First and foremost, congratulations! If someone named you as a trustee or successor trustee, that person must have thought that you are smart, trustworthy, and organized. Being chosen as a trustee is a pretty big compliment.
But, just like Uncle Ben told Spiderman: “With great power comes great responsibility.” (I think Voltaire said it first, but that’s neither here nor there.)
Your first step as a trustee is to get your hands on the trust. The trust will give specific instructions on what your powers are, what limitations you have, and who the beneficiaries are. A well-written trust is a set of rules for what is given to whom and how.
A lot of trusts, but not all, will instruct you to liquidate and combine all assets of the person who made the trust (the “Settlor”). The super important part here is that you should keep everything in a separate bank account for the trust and absolutely do not mix trust monies in with your own personal bank accounts, even if you have a separate ledger for it. The trust assets need their own account. Sometimes, you might have to create multiple trust accounts if, for example, you have to retain part of the trust money for someone who is a minor.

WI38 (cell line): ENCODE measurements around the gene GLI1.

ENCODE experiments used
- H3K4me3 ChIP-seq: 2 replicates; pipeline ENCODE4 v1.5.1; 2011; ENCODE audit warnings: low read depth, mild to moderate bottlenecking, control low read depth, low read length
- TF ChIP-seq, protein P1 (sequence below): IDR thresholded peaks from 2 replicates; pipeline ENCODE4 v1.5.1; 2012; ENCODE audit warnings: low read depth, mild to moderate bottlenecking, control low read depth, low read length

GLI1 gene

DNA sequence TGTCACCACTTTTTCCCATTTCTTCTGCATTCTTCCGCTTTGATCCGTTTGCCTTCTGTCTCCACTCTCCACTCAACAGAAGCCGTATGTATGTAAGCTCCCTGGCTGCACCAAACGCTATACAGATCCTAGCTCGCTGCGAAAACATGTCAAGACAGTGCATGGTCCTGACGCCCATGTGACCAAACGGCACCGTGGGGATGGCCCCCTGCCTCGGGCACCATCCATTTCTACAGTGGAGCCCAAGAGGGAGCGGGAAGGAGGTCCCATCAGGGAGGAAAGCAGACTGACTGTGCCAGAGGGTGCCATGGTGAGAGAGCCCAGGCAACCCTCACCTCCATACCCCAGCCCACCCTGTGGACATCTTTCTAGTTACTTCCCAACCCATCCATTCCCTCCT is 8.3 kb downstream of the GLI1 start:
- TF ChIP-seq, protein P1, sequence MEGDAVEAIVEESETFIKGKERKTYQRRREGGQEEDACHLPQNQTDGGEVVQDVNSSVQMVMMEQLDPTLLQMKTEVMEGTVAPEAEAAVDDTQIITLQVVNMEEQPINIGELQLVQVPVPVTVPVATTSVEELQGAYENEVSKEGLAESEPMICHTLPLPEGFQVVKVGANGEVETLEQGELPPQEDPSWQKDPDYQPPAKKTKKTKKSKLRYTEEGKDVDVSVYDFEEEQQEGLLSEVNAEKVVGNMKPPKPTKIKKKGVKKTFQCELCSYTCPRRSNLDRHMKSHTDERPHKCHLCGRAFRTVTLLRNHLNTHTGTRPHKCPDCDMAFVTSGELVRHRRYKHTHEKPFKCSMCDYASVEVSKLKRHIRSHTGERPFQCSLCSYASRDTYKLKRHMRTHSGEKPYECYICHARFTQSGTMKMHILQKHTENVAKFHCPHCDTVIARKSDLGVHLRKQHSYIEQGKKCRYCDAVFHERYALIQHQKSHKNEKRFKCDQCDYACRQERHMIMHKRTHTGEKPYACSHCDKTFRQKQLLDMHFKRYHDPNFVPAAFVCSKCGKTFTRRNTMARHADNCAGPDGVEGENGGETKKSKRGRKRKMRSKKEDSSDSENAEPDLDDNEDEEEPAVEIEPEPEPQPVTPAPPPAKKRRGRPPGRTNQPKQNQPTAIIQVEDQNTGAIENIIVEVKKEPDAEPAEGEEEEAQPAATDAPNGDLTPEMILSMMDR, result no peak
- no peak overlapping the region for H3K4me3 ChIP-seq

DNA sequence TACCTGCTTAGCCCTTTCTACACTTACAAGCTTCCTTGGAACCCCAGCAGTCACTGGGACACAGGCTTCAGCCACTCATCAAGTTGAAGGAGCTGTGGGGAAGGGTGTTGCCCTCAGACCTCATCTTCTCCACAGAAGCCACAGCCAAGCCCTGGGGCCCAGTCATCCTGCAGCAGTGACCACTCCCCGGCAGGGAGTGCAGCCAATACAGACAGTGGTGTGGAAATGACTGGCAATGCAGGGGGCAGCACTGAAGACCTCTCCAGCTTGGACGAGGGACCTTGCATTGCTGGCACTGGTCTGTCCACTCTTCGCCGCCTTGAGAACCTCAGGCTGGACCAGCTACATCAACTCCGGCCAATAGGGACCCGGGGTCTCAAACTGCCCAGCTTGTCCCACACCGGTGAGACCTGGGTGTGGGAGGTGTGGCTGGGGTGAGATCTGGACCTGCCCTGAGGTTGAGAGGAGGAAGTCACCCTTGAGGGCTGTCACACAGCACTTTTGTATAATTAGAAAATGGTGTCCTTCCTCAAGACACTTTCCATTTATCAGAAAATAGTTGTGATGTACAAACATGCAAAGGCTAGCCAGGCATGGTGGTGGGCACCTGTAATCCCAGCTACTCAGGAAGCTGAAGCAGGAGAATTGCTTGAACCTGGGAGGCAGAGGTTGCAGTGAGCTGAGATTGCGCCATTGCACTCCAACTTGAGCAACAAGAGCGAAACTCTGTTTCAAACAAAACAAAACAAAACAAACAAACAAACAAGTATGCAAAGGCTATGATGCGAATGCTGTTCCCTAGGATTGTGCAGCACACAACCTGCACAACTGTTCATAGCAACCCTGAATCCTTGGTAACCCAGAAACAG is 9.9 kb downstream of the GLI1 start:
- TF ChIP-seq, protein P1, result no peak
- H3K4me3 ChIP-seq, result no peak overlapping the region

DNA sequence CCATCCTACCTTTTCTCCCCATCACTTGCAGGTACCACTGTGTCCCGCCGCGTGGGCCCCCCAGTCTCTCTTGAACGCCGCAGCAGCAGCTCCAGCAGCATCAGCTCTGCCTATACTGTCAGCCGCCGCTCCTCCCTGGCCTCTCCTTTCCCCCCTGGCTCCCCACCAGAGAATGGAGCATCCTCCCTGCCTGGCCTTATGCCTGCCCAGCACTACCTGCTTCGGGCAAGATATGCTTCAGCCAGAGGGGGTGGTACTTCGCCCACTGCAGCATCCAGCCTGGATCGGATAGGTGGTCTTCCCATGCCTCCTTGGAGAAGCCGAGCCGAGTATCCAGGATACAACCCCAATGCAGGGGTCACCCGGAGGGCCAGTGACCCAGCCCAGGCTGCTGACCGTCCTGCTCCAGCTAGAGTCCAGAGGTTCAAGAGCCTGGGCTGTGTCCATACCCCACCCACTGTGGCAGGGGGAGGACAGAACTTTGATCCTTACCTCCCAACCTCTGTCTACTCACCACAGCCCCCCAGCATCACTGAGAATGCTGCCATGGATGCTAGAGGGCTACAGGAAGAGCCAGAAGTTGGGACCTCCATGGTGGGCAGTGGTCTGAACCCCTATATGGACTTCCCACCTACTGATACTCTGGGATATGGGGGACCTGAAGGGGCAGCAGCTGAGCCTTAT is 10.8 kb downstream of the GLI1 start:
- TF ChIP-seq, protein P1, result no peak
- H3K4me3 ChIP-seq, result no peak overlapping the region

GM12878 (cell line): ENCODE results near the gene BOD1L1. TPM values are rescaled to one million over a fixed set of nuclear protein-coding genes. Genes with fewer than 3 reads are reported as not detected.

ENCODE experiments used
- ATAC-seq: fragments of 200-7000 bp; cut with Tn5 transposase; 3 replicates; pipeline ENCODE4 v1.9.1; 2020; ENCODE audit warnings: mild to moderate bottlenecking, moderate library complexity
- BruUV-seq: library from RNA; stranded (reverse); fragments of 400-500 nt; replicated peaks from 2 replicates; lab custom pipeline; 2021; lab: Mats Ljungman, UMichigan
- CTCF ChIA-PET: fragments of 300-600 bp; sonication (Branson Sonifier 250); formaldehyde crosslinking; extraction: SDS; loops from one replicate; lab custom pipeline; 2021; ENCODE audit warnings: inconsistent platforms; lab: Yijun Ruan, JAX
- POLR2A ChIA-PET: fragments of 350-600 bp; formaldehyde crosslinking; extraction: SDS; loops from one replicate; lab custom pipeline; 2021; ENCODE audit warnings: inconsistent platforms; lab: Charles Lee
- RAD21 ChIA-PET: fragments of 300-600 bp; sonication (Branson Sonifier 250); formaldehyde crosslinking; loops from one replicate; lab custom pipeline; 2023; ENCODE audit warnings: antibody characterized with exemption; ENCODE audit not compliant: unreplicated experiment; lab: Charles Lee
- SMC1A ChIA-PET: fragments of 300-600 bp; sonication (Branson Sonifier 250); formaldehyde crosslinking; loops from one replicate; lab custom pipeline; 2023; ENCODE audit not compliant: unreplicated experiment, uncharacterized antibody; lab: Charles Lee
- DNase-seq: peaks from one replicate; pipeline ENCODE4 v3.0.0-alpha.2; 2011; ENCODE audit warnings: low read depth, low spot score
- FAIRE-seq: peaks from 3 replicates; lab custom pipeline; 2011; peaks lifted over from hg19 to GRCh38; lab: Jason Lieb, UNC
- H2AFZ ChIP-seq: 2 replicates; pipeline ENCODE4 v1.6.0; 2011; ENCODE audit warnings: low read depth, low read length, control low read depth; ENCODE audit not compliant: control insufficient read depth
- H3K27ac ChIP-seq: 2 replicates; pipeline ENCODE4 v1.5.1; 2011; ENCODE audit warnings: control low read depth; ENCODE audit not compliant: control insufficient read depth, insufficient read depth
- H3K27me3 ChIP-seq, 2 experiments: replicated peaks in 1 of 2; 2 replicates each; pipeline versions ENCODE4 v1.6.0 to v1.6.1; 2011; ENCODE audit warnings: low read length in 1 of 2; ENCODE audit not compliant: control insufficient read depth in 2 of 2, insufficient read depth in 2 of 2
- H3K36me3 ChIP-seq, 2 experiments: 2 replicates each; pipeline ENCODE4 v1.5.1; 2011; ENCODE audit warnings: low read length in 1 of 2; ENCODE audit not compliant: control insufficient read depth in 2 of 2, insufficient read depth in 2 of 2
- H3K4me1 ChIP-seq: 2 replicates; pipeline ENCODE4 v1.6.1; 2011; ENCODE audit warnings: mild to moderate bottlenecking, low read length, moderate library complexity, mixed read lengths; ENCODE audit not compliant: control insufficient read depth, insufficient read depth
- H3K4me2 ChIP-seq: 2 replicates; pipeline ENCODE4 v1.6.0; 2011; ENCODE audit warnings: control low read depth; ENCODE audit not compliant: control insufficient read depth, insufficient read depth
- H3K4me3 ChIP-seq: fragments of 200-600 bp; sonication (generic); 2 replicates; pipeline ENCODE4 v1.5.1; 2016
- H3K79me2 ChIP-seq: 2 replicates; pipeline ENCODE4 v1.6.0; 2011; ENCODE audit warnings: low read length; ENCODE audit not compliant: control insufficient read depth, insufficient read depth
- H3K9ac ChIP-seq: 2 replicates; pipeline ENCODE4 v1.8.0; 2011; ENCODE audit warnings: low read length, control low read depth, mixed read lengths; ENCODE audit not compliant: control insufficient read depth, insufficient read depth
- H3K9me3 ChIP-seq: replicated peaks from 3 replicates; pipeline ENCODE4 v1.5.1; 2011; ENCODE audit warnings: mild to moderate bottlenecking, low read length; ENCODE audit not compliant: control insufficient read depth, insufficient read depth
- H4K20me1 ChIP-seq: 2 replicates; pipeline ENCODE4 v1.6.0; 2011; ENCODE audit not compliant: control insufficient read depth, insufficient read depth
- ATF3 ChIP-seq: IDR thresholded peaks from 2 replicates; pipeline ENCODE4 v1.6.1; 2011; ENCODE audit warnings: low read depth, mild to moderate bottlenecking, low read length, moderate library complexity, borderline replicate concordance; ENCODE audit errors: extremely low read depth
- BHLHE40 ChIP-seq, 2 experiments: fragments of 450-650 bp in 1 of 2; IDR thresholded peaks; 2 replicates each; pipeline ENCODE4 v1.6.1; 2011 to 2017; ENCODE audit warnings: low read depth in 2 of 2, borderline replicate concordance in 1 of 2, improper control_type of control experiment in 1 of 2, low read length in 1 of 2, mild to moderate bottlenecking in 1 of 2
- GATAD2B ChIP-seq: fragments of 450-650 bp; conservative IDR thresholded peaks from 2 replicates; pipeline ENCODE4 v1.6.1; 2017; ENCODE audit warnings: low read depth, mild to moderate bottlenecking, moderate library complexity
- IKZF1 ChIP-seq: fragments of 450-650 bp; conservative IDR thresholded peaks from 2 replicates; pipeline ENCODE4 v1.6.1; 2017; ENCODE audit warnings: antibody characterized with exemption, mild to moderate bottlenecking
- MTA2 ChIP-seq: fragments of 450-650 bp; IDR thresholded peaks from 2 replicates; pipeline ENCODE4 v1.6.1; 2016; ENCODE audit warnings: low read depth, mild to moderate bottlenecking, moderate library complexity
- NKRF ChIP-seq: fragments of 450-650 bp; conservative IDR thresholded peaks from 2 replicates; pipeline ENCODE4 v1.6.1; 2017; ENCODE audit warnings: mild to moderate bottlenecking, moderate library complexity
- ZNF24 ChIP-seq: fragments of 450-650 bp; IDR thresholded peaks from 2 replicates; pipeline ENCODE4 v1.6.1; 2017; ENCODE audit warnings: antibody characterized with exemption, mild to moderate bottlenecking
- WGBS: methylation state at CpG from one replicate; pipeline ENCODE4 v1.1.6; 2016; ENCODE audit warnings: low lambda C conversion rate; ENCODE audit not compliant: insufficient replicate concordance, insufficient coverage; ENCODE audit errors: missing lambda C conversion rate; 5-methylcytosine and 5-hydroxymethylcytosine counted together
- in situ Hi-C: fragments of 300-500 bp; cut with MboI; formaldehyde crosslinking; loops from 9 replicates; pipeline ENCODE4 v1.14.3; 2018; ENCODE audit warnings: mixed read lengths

If a beneficiary of the trust is over 18 years old, but the trust says that he or she cannot have the money until a later age, you have to be able to give an accounting of the trust assets within a reasonable time after that person asks for it. You might also have to give an accounting to the Settlor if you’re acting as trustee because the Settlor is incapacitated.
If you get a little (or a lot) overwhelmed by any of this, most trusts not only allow but will pay for you to get some professional help from a lawyer, accountant, or investment advisor. If you’ve been named as a trustee or successor trustee and you’re feeling a little overwhelmed right now, give us a call or set up an online appointment.